- A higher representation of women in C-suite level positions results in 34% greater returns to shareholders. Studies also show earnings increased by 8% for every 10% increase in the diversity composition of American executive teams.

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How do you measure Diversity, Inclusion & Equality?

Microsoft's Global Diversity and Inclusion Manager, Gwen Houston, made the following statement about how important qualitative diversity measurements are:

"Building an inclusive organization is not just about the diversity scorecard data we track to measure our progress. It is as much about our attitude and behaviors as leaders and having a sense of empathy for the different experiences that people go through."

In other words, if you build a diverse team just to make your company look good on paper, you’ve missed out on harvesting the actual fruit of your actions. It doesn’t matter how many people of different ethnicities you have in the room if you’re closed off to everyone’s perspectives.

Measuring the obvious, such as genders, ethnicities, age groups, religious beliefs, and sexualities, is the first step you can take to understand how diverse your team is. But that leads to the next question - when is a team diverse? As an example, AT&T made the top spot on DiversityInc's Top 50 Companies for Diversity In 2019:

“AT&T continued to increase the diversity of people and ideas in its workforce in 2018, welcoming new hires who were 43 percent women and 62 percent people of color. The company also fostered an inclusive workplace by encouraging employees to step outside their comfort zones and dialogue with co-workers about race, sexuality, religion and other differences to increase their understanding of their colleagues and appreciate their perspectives and experiences.”

This gives an inclination to the question, the more variation, the better. But when it comes to equality, you need to talk to your workforce - what’s important to them? When you’ve knowledge in this, you can start measuring specific metrics, such as;

Retention metric

You probably won’t retain many women if you’re not offering a reasonable maternal leave deal. Therefore retention is another metric to look for. If your employees are happy and satisfied with what kind of life you can offer them, they won’t be as keen to leave the company.

Hiring metric

It’s important to go to the bottom of your procedures. For example, say that you receive 60% applications from women for every job application you post. But the last hires were made up of 70% men. This may be the result of bias on the recruitment level.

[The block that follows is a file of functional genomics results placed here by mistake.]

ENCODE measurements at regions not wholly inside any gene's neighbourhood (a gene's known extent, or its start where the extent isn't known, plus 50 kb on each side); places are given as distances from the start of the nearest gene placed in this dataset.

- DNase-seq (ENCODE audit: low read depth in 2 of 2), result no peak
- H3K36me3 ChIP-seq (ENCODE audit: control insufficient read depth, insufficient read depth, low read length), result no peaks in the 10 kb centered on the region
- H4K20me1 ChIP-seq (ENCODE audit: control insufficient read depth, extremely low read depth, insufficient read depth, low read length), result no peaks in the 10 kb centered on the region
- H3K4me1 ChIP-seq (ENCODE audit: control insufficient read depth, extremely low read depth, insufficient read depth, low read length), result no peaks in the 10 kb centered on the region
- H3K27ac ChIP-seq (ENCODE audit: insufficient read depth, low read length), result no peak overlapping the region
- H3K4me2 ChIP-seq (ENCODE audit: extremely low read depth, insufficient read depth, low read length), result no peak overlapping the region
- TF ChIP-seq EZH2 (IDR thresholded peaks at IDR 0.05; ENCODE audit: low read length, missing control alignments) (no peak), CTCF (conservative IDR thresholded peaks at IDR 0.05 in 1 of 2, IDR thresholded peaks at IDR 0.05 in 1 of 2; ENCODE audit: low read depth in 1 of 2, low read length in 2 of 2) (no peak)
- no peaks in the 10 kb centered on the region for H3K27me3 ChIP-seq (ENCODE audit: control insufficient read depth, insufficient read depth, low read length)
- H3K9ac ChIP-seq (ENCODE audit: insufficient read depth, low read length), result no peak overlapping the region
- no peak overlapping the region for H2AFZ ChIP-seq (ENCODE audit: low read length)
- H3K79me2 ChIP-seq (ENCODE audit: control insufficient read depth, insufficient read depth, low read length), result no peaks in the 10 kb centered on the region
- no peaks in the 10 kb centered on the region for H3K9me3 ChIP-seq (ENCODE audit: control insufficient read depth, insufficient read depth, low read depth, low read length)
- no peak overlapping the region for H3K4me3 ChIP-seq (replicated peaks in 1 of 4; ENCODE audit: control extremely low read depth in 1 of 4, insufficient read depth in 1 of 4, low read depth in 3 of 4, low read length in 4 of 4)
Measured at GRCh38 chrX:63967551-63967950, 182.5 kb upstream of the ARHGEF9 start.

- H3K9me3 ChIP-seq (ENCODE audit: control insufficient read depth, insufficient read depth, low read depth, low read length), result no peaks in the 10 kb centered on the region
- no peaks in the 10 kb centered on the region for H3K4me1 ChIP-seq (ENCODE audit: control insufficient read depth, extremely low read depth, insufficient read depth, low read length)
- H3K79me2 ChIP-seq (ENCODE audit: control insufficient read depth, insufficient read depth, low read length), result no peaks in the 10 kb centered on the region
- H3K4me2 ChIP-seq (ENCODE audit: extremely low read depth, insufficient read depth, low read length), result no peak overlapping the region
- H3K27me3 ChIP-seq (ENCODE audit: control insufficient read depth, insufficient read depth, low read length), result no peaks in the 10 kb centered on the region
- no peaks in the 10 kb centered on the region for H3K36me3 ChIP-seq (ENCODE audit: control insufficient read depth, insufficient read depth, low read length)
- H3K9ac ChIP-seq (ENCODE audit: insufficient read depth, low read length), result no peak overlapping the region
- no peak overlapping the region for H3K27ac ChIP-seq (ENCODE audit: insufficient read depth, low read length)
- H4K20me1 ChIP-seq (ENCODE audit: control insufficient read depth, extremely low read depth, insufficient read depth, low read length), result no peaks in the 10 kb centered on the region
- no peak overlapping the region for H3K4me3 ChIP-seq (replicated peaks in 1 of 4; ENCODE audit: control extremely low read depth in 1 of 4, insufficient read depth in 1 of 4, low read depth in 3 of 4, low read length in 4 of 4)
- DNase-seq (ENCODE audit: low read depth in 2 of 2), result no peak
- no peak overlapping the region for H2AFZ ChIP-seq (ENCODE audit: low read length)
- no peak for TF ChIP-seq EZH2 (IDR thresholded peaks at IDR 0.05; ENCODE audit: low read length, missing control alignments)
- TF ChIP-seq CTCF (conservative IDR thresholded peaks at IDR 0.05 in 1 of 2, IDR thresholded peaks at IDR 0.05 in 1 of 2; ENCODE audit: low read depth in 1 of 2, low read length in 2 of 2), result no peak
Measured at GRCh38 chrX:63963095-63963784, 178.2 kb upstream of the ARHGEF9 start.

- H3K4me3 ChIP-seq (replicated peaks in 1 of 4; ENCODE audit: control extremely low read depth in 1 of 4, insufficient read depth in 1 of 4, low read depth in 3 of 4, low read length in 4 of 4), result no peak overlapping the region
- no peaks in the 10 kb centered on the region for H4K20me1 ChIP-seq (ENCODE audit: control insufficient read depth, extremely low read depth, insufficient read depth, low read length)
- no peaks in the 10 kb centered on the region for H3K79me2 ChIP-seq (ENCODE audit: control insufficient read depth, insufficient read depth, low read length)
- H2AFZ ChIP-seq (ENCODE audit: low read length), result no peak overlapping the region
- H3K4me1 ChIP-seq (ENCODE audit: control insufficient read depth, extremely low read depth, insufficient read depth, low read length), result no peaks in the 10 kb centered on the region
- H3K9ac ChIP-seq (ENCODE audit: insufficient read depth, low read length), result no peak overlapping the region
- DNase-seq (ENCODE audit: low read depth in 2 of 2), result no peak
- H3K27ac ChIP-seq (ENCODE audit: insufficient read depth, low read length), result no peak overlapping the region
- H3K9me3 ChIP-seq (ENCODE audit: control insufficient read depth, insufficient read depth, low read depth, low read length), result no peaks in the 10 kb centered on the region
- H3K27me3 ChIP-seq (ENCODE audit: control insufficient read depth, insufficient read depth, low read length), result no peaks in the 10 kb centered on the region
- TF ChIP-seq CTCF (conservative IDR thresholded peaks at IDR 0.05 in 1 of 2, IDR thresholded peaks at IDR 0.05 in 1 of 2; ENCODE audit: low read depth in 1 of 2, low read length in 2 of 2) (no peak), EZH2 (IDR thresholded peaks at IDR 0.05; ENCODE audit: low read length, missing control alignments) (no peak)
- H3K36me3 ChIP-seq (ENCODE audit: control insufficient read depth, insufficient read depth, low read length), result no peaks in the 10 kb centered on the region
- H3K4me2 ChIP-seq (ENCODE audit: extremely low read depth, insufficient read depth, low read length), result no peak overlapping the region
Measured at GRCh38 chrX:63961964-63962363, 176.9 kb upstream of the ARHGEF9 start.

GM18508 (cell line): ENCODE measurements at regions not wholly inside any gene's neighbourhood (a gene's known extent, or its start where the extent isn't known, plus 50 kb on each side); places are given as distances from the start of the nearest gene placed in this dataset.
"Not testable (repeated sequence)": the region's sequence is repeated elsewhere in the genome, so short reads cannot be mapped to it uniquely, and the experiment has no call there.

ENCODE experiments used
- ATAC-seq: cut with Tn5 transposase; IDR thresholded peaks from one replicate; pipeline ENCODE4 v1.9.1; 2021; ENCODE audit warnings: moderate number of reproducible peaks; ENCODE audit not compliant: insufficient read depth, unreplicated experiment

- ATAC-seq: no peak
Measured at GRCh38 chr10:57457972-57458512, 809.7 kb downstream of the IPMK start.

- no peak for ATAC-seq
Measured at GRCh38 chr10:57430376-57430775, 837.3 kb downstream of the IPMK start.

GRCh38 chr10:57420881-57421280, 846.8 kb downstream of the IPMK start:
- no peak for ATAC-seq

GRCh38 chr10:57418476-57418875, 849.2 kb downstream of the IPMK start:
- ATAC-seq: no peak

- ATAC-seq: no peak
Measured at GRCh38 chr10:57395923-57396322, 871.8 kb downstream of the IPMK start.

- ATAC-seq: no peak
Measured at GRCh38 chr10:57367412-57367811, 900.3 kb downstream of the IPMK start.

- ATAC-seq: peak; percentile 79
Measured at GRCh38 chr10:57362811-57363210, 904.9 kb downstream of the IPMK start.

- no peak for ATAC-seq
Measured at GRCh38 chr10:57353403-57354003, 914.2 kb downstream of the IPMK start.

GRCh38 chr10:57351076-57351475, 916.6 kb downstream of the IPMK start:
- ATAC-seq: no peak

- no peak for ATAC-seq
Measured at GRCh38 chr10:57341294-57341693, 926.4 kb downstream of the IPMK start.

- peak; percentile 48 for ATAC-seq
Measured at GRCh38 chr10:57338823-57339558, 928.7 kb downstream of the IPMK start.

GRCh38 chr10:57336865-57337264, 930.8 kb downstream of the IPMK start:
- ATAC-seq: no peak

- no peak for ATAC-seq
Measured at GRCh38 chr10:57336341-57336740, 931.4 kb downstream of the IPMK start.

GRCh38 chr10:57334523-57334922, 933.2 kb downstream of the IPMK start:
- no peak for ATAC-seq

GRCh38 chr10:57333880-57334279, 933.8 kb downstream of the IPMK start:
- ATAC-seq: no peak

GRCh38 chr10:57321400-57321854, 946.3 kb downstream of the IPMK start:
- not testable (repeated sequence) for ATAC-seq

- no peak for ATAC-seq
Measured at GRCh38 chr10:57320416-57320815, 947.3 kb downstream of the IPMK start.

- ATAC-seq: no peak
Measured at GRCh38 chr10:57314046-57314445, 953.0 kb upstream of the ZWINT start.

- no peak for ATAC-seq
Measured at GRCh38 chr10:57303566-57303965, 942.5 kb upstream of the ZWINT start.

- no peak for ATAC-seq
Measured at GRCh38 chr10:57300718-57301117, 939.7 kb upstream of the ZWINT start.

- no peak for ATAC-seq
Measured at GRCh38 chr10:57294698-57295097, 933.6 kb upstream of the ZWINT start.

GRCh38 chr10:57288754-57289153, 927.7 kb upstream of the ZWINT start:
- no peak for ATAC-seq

Pernilla Alexandersson, CEO of Addgender, a Stockholm-based consultancy service committed to improving equality and diversity in the workplace, mentions that they’re overlooking companies DEI from three principals:

Structure - how do the company’s policies look? How are CEOs looking at KPIs? Is everyone getting equal opportunity to reach goals?

Balance - how is the balance between female/male, trans inclusion, and is there an alternative for those who don’t want to be included in that measurement?

Culture - how is the jargon between co-workers? At meetings, does everyone get the chance to be heard? And leadership, are the leaders treating everyone with the same amount of respect, or is it hierarchical to the point where some people are discriminated against?

In order to measure the more subtle occurrences at a workplace, conduct an anonymous survey that highlights these issues. Give response options ranging from 1-5 where 1 is “Never,” and 5 is “Always.” Examples of these would be:

- In your experience, have you ever been discriminated against due to your ethnicity, gender, sexuality, or disability?

- Do you feel that your ideas and opinions are taken into account at meetings?

- Do you experience that people at your workplace get more benefits because they look a certain way or come from a specific country?

Depending on the results, if you see that change is needed. Bring the results to the top level and discuss which procedures you should incorporate to make your workplace more balanced. As the last thing, don’t fear the truth. Be honest with yourself, admit your flaws, and learn how you, together with your team, can create a diverse workplace based on equality and inclusion.

In the following article, we’ll dive deeper into how to measure every aspect of this topic.

Implementation period
Introduction to measuring Diversity, Equality, and Inclusion
August 3, 2021
Viktor Nordmark